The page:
By Seth Hirsch
Fade in from black: It’s a rainy spring day in Poland, and the year is 2011. We see a crowd of 10,000-plus people, from all over the world, marching along a wide and lengthy road. They are carrying signs, banners, flags, and the weight of a peaceful future on their shoulders. Some signs say “Never Again.” This particular road stretches between former death camps Auschwitz and Birkenau.
Fade to transition: It’s an overcast morning in New York City, May 2015. We see thousands of peaceful Falun Dafa practitioners protesting. They are holding signs, banners, and passing out fliers to raise awareness about the brutal persecution, genocide, and forced organ harvesting of Falun Dafa practitioners in China.
It took a catalyst to bring me from Point A to Point B, essentially putting me in the middle of such grand, historic moments. That catalyst was the Israel Grant trip that I embarked on in my senior year of high school.
Flashback: it’s spring 2011. There I was, an 18-year-old Jewish high school student at Lakota, winding down the final days of my senior year. I was anxious to find out my purpose in life, and hungry to explore the world. One night, at a dinner get-together, a family friend asked me if I’d ever heard of March of the Living. She explained that it was a one-week trip through Poland exploring the Holocaust and the history of Jews in Europe, followed by one week in Israel, exploring the nation that arose from the need for a sense of safety and belonging for the Jewish people.
She told me, “You can get a grant from The Jewish Foundation of Cincinnati and the trip will be covered!”
I took two weeks off of school and embarked on what was for sure one of the most impactful experiences of my life. Learning about the horrors of the Holocaust growing up, and then witnessing with my own five senses the details I had always read about, struck a deep cord of empathy in my heart. At the same time, I was struck with a strong sense of conviction and motivation; I traveled the same path many Holocaust survivors had journeyed (through Poland and then finally, Israel). I witnessed firsthand how far the Jewish people have come since such a sinister tragedy. The trip all in all was a colorful experience of emotions and enlightenments, and far too dense for me to chronicle here in this article. I touched the blue-stained walls of the gas chambers in Majdanek, a permanent reminder of the Zyclon B’s wicked usage, and I gazed at the clear blue sky at Masada, a permanent reminder of the Jewish people’s resilience and perseverance in the land of Israel.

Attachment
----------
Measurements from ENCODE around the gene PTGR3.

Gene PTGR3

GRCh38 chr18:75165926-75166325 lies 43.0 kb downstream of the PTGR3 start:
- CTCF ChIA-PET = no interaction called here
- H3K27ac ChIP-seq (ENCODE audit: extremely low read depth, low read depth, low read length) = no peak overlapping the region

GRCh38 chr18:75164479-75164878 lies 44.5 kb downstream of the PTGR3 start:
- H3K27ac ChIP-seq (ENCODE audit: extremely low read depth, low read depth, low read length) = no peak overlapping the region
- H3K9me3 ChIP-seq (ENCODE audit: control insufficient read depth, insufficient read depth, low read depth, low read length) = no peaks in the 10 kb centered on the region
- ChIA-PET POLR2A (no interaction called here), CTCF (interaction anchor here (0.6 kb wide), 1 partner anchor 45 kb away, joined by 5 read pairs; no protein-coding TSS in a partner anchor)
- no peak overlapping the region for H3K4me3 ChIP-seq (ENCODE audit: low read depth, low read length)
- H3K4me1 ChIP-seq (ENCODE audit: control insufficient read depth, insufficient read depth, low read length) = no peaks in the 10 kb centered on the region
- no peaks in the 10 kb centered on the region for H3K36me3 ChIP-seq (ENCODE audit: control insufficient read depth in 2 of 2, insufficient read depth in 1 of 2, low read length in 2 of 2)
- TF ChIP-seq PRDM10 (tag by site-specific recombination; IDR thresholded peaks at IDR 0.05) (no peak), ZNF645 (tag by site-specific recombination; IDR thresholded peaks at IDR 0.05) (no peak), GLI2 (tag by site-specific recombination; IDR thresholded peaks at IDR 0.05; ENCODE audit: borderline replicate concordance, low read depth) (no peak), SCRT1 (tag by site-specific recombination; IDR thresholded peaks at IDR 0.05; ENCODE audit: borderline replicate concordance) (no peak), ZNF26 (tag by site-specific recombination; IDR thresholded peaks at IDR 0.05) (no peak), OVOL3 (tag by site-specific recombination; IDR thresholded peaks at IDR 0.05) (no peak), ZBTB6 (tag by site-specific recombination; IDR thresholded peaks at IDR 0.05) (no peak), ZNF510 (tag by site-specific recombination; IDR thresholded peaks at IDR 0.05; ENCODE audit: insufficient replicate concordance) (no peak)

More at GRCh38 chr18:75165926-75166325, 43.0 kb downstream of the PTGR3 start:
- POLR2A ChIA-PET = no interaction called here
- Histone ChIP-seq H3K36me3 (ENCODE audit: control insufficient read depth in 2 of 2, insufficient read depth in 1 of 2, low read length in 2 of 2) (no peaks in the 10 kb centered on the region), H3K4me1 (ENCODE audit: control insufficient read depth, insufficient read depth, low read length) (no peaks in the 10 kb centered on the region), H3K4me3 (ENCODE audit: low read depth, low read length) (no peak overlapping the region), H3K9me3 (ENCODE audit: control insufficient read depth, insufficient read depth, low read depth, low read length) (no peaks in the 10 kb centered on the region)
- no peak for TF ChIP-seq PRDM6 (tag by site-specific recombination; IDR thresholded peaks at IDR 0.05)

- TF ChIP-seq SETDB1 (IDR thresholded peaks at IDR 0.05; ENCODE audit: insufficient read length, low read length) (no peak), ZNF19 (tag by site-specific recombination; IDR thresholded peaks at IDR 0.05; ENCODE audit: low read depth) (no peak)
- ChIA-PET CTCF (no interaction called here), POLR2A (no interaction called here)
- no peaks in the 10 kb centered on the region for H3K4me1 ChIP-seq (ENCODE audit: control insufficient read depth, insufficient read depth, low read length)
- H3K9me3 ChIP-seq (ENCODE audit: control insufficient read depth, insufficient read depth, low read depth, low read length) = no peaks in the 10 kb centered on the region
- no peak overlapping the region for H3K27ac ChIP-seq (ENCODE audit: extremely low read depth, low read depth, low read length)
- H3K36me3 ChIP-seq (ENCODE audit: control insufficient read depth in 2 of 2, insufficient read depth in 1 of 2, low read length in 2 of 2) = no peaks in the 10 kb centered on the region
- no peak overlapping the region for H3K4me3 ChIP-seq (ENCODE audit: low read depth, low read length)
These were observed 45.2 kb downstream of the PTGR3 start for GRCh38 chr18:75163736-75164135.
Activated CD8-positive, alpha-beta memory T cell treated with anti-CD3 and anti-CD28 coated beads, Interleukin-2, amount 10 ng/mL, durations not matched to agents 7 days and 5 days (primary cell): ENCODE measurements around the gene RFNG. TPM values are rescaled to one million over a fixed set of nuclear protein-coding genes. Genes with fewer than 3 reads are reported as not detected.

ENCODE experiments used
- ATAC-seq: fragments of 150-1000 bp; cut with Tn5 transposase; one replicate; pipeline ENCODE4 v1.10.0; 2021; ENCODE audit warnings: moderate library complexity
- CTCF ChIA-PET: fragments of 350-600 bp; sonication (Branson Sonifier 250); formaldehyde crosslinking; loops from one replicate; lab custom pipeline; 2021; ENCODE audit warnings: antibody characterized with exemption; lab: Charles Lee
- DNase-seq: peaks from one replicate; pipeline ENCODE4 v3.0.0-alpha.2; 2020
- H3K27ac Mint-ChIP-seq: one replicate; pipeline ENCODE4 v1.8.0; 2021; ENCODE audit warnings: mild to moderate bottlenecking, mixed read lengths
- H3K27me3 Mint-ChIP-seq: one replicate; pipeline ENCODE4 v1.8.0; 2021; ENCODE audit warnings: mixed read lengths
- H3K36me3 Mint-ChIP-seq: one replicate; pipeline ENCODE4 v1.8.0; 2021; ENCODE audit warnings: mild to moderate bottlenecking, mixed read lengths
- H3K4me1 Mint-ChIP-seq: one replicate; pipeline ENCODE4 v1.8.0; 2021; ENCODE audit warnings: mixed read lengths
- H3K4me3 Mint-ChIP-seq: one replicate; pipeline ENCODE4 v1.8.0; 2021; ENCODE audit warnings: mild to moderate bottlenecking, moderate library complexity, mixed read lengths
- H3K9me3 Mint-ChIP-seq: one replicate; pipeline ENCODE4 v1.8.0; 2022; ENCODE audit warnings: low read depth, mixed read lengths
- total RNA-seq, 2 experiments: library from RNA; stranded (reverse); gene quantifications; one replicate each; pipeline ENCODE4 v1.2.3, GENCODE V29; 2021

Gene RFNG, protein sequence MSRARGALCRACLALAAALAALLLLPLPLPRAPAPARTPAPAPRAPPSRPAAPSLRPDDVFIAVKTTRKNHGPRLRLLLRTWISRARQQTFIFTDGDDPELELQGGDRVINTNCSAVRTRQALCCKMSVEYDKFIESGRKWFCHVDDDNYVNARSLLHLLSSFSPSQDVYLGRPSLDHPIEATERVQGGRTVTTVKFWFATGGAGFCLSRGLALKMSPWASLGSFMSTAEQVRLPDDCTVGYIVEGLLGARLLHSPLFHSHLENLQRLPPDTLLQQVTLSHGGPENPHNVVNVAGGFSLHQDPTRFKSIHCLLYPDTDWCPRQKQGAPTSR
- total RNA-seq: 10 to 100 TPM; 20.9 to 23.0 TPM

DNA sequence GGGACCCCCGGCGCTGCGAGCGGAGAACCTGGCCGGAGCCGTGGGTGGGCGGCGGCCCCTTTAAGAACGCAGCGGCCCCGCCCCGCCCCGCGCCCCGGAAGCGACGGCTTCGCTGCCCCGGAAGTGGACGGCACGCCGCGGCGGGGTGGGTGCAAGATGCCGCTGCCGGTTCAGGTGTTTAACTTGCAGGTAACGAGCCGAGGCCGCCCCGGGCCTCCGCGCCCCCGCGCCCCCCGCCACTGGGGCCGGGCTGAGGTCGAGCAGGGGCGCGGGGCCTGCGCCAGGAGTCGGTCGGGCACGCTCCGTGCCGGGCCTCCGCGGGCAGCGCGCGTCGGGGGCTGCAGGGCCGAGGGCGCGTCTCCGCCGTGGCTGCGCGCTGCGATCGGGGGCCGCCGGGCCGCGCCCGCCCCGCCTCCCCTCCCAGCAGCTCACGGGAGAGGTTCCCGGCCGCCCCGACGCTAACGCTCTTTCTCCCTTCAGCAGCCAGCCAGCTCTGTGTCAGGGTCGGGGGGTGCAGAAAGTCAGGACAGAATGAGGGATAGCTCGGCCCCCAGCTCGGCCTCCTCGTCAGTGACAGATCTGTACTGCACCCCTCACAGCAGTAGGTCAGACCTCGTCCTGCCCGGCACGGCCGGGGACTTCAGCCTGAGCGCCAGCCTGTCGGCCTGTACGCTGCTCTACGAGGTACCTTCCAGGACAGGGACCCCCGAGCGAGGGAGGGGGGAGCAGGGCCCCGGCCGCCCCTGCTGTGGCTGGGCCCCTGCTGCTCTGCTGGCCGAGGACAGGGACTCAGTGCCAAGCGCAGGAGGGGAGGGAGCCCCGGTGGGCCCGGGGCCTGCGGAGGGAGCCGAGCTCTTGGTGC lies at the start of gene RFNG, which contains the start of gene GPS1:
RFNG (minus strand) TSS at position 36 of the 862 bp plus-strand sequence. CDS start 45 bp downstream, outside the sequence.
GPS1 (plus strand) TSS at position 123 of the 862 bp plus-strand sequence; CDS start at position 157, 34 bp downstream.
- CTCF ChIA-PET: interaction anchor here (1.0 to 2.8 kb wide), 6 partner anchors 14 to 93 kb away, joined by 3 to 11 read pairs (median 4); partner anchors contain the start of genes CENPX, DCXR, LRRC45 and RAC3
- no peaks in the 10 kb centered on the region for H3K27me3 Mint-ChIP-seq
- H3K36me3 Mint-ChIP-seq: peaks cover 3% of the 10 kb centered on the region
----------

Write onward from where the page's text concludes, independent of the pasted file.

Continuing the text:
But the biggest take away from the trip, I can honestly say, is that I was feeling the concept of “Never Again.” And I was feeling it hard.
Fast forward to the present day:
It’s been a little over three years since I moved to NYC to use my filmmaking skills to expose and work against the genocide and brutal persecution of Falun Dafa practitioners in China. Upon hearing of this grave yet widely unknown atrocity, my “Never Again” instinct flashed wildly. I felt obligated as a Jew to take action, and through this lens of moral obligation I summoned the courage to pick up and move to the Big Apple. My life since has been a dynamic and incredible journey, constantly working to help the people of the world, while discovering myself with the confidence that I can overcome any obstacle thrown my way.
Had I not used my Israel grant to experience March of the Living during my senior year of high school, I can honestly say that I wouldn’t be where I am today. I want to encourage my fellow Jews out there to take advantage of your opportunities, explore the world and yourselves, and strive forward with great courage and confidence!